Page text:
Written by Hannah Corsini

CW: sexual assault, war, police brutality

There is something so uncomfortably familiar about Joe Biden – something that recalls every interaction with every man who has ever made me or my female friends feel unsafe – but I would believe Tara Reade even if there weren’t. To discredit her allegation (no matter how politically ‘inconvenient’ it might seem to some) would be to play into the hands of a society which allows and endorses violence against women, and then ignores us when we try and speak out.

More than anything, I hope Tara Reade and her family are safe and well, after having had both liberal and right-wing media drag her name through the mud, having had every aspect of her personal life dissected so openly and voraciously, only to then be forgotten. Amidst all of this, like so many others, Reade has lost her job and her housing in the coronavirus pandemic, all whilst her assaulter is on the verge of becoming president.

I’m a little pessimistic about Biden’s chances of winning next week, but even if he does win, I’m unconvinced that his term would be markedly different from a Trump term. At the end of the day, it would come down to comparing small variations in numbers of deportations, numbers of drone strikes, numbers of police sent out to terrorise black and brown neighbourhoods, numbers of lives lost under a hostile government. Expending effort to elect Biden seems fruitless, when the most marginalised in America will continue to be victimised under his term.

When we talk about the failings of Joe Biden, the conversation does not end with the sexual assault of Tara Reade. We need to think about how Biden has continuously advocated for cuts to social security, cuts that disproportionately affect women – and especially women of colour – and the crime bill that he helped to author in 1994 which escalated the war on drugs and continues to this day to target Black communities across America, and how, as chair of the Senate committee on foreign relations in 2002, he helped to ensure the invasion of Iraq, leading to the needless deaths of thousands of people and imprinting unimaginable trauma. 

Liberal feminism has, as it always does, thrown the most marginalised women under the bus. Prominent liberal feminists who previously heralded the MeToo movement are now coming out in support of Biden, contradicting their own pleas for people to believe women. The National Alliance of Women urged Elizabeth Warren not to endorse Bernie Sanders under the claim that he had “done nothing for women.”What has Bernie done for women? Well for one thing, there are no sexual assault allegations against him. The bar is low; Biden (and Bloomberg) failed to meet it.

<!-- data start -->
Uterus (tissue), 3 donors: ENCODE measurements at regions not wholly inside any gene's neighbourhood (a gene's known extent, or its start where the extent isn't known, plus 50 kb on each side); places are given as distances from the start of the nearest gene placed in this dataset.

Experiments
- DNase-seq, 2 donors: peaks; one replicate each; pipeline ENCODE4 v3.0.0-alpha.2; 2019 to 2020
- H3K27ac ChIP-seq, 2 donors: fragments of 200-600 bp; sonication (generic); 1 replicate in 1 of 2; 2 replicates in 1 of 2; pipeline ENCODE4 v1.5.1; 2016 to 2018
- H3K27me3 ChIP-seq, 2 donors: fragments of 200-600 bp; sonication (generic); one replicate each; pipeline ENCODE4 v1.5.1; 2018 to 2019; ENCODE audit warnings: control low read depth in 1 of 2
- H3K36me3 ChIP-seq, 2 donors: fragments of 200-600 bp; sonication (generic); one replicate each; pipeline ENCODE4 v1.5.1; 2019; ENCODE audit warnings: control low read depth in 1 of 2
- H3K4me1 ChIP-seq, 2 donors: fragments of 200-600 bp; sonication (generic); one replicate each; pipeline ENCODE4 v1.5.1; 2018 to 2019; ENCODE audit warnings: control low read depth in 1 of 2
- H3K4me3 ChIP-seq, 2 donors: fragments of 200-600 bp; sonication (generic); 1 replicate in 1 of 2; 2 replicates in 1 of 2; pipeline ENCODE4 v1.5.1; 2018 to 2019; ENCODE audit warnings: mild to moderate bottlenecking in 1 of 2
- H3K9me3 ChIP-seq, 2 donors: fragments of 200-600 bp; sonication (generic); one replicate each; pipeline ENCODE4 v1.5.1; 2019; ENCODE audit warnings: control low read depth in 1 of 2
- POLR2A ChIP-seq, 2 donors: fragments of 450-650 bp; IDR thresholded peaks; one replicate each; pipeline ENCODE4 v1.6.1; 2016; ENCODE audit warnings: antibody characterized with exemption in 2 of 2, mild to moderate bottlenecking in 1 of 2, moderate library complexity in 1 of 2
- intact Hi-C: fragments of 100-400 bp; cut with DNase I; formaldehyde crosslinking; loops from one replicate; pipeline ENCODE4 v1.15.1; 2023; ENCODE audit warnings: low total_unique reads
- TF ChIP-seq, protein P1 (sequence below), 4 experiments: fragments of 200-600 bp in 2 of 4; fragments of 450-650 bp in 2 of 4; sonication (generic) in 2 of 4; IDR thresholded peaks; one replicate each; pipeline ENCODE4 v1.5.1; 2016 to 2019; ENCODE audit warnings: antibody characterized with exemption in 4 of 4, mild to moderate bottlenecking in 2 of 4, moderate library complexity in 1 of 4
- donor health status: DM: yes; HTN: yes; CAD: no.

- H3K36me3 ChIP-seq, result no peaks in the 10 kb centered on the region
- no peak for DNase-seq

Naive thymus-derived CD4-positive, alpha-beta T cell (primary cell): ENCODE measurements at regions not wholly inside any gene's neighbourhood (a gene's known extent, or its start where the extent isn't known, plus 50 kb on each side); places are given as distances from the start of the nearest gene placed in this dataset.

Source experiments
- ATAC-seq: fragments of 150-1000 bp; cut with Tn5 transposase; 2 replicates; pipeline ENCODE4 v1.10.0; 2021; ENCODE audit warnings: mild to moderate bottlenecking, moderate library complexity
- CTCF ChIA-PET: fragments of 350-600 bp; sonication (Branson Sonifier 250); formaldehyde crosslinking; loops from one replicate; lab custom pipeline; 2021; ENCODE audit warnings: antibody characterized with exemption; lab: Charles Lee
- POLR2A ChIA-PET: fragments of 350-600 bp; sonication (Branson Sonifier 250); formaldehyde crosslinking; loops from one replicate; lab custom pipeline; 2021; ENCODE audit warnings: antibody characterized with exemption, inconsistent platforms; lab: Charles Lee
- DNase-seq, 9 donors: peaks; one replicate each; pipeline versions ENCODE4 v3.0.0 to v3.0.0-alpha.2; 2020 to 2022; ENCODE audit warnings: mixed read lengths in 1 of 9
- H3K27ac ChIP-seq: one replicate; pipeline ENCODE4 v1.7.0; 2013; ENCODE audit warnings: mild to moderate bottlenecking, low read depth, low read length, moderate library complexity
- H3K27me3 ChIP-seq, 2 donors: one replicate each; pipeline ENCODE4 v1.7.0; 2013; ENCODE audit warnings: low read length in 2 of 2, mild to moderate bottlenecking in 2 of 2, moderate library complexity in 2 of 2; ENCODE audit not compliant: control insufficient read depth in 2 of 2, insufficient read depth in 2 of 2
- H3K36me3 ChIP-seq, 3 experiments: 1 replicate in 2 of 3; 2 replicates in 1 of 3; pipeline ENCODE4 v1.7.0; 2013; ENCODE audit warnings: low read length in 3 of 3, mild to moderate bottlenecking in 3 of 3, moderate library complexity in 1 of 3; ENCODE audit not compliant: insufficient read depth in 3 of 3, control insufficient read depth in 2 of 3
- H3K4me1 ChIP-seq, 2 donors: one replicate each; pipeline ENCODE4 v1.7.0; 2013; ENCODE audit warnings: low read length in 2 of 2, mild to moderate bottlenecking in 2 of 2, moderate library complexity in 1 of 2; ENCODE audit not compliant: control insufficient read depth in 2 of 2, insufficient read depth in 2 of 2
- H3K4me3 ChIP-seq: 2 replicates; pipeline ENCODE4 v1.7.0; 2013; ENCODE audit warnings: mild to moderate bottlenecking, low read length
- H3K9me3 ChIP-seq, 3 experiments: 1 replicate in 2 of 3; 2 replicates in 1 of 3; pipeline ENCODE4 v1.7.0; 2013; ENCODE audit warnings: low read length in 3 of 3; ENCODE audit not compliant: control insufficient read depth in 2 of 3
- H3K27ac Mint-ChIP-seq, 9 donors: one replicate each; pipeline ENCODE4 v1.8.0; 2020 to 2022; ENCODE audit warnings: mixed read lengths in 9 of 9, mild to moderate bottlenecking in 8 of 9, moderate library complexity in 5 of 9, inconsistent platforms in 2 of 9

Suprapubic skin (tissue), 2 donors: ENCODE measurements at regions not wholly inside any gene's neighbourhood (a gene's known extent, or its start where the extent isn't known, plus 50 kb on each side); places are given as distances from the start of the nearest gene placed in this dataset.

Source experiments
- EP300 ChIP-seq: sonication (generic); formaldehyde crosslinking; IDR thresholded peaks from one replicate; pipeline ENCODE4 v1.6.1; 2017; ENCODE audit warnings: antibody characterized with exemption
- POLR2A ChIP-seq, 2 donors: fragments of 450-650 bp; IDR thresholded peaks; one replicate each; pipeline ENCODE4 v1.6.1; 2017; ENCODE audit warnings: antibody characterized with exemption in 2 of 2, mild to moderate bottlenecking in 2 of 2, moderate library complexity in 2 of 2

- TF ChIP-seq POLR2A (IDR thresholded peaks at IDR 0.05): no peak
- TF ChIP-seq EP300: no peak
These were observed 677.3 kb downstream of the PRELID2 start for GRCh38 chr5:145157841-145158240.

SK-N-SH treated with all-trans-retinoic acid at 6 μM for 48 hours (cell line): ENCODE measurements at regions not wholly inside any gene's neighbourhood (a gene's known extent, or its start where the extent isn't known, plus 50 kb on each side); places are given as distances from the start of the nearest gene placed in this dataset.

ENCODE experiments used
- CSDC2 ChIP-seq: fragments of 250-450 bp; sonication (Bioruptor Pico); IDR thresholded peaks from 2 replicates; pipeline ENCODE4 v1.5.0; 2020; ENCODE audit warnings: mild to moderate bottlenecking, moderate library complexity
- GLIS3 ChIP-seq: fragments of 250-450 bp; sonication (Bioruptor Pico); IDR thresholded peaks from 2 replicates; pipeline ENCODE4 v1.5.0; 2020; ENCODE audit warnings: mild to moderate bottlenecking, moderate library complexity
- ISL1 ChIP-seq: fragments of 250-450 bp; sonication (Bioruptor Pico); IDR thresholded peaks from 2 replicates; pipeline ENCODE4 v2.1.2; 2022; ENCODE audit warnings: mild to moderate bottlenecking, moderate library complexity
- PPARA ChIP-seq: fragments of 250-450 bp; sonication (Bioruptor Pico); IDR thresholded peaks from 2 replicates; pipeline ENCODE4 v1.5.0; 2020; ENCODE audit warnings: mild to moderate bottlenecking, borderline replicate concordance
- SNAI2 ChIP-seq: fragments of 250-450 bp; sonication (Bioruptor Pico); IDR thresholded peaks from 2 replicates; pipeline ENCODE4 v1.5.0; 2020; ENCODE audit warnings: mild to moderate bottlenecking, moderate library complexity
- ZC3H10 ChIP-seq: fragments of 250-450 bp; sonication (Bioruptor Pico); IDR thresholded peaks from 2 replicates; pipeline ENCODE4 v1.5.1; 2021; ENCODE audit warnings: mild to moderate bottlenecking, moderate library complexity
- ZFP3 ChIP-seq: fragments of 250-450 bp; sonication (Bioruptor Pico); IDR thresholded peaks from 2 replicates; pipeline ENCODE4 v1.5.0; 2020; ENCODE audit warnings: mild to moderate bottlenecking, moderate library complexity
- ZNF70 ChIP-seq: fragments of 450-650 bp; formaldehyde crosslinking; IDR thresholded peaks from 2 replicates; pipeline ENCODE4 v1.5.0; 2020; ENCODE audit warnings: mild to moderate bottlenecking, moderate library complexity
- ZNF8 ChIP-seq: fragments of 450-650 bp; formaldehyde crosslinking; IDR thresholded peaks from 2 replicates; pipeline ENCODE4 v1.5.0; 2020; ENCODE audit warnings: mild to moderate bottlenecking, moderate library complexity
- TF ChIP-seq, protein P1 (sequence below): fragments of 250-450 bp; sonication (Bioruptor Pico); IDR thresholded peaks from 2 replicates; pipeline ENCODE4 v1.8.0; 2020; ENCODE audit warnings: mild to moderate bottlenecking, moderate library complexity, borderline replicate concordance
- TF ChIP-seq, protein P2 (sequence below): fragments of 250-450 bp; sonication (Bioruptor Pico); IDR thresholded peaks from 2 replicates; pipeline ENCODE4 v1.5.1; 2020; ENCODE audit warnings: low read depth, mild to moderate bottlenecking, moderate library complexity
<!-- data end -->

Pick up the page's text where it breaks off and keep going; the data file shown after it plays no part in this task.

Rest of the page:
Their statement was a result of the way in which mainstream liberal feminism has constructed itself: it works as a tool to pay lip service to white middle-class women like me, falling into the trap of viewing itself as separate from working-class and anti-racist movements. It does not seek liberation, only visibility. This is reflected in its modern obsession with empty gestures, like Biden announcing he would have a female running mate (wow, feminist king!). We need to stop focusing on achieving more female corporate CEOs, CIA operatives and yes, Vice Presidents. ‘Lean in’ feminism allows a small fraction of women to access the same power as white men, merely giving a new face to the same systems of oppression. Feminist movements in both the US and the UK should be centering their efforts on protecting the most vulnerable amongst us. That means battling against austerity, which has seen welfare benefits cut and domestic violence shelters closed; fighting to stop immigrant deportations and against a carceral system which only perpetuates gender-based violence – a carceral system which Biden’s choice, Kamala Harris, worked time and time again to uphold. Ultimately, feminist movements need to focus on protecting the women electoral politics so often overlooks: trans women, women of colour, sexual assault survivors, disabled women, poor women – they should be working for all women, not a select few.

In 2017, Nancy Fraser wrote in the aftermath of the Trump election that to build a new left, the liberals who worked on Hillary Clinton’s campaign would need to confront their “own share of the blame, for sacrificing the cause of social protection, material well-being, and working-class dignity to faux understandings of emancipation in terms of meritocracy, diversity, and empowerment,” and in 2020, we’re stuck in the same futile election cycle. Joe Biden is not going to liberate women – we have to do the work ourselves.

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